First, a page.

McCallum came up once more. “Mr. Speaker, I think it is disgraceful that at this time of unemployment, the Finance Minister has scrummed three times on the 190,000 jobs and he does not answer. Neither he nor the Prime Minister will answer the question about this solemn budget commitment in question period. They will not answer this question,” he yelped. “When will they come clean with Canadians on their commitment to create jobs? Do they not care? Have they given up? Why will they not come clean?”
The Liberals stood to cheer.
Back came Flaherty, now yelling without bothering to breathe. “Mr. Speaker, if the members opposite cared about unemployed people in Canada, the budget bill would be law by now. That is an action that is within their control,” he cried. “The difference is there is a plan on this side of the House and no plan on the other side of the House. We have a bill that is ready to pass. We want it to become law. They want to delay it from becoming law. We want to help unemployed Canadians on this side of the House. The other side of the House does not care about unemployed Canadians. We have a positive plan. They offer nothing in terms of a plan, only a negative attitude toward those in need in Canada.”
It is tedious to unravel all this, but perhaps necessary all the same. So here goes.
The government’s budget has passed the House of Commons and is now with the Senate. While the rest of Ottawa goes on break next week, the Senate’s finance committee will remain to continue its study of the legislation. The budget is apparently on track to be ratified before the end of the month and in plenty of time to receive the Governor General’s royal assent by April 1, the first day of the next fiscal year.
No money promised in the budget can be spent before then and thus, the Liberals contend, nothing is amiss, there is no delay.
Unfortunately, the Conservatives respond, changes to employment insurance would take effect immediately. Thus, they counter, there is a delay.
The Liberals, for their part, argue they are acting according to a schedule agreed to with Conservatives in the Senate and will direct you to Table 4.2 of the government’s stimulus progress report, released just yesterday, which says the employment insurance changes will be available in April.
None of which, of course, was made clear to anyone during Question Period.
“There is one thing standing in the way of help for Canadians and that is the Liberal senate,” lamented John Baird in response to a Liberal question. “We need the member to get down there and urge them to get the job done.”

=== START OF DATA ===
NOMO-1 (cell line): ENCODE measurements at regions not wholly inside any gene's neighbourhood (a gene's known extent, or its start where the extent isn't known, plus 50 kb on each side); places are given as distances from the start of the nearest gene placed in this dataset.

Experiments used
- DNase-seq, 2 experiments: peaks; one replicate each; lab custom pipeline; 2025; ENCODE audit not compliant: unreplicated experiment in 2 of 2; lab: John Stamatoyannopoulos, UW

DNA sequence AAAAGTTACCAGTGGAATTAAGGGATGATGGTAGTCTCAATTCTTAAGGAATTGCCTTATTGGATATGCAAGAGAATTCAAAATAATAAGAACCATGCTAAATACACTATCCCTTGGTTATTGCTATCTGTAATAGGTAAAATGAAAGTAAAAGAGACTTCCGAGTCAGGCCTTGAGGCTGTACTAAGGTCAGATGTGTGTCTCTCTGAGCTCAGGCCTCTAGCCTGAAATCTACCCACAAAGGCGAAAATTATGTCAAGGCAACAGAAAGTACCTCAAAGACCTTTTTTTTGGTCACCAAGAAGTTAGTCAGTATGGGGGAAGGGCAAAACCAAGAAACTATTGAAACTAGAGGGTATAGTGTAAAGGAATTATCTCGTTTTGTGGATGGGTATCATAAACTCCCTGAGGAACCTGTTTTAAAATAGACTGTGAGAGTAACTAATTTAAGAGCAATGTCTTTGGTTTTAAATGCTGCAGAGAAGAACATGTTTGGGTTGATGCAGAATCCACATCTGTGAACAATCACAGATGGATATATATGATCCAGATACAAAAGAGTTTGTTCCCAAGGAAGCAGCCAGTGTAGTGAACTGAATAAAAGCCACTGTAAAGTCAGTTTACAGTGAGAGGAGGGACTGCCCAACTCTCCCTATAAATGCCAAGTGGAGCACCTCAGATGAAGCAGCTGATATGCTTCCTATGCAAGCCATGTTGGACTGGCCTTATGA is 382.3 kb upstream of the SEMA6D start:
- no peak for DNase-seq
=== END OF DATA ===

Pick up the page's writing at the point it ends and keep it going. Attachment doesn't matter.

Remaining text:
“As soon as the bill gets passed, we will be able to move forward with that,” moped Jim Flaherty in response to an NDP question, “and I hope the Liberal senators will stop delaying the bill in the other place.”
“We fully stand behind our slaughter capacity in this country,” later proclaimed Gerry Ritz. “In fact we have added more in this budget. I hope the member is going to run down the hall and get his Senate to pass it later today.”
At one point Jack Layton felt the need to interject. “Mr. Speaker, yesterday in Brampton the Prime Minister was accusing the opposition of holding up the estimates, but understanding Standing Order 81, as he should know, it is the government that brings forward the date for the vote on the estimates, and what date did it choose? March 24,” he said. “Either the Prime Minister does not understand the rules of the House and of his own government or he was misleading Canadians yesterday. Which is it?”
In response, the Prime Minister opted to accuse the NDP of “playing political games.”
After Question Period, Michael Ignatieff emerged from the House with clarity on his mind.
“This Prime Minister cannot live without creating artificial crises,” he alleged. “From the 28th of January when I decided to vote this budget, I did so because I believe stimulus was in the national interest, right? I cannot understand why he wants to provoke difficulties where there are none. My only hypothesis is this economy’s falling like a stone and he’d like you to write about something else.”
Then, for good measure. “It’s ridiculous,” he said. “It’s a joke.”
The Stats. The economy, 23 questions. Forestry and immigration, four questions each. Justice and agriculture, two questions each. Africa, foreign affairs and bilingualism, one question each.
Stephen Harper, eight answers. Jim Flaherty, five answers. Jason Kenney, four answers. Diane Finley and John Baird, three answers each. Vic Toews, Rob Nicholson, Stockwell Day and Tony Clement, two answers each. Diane Ablonczy, Bev Oda, Gerry Ritz, Keith Ashfield, Denis Lebel, James Moore and Lisa Raitt, one answer each.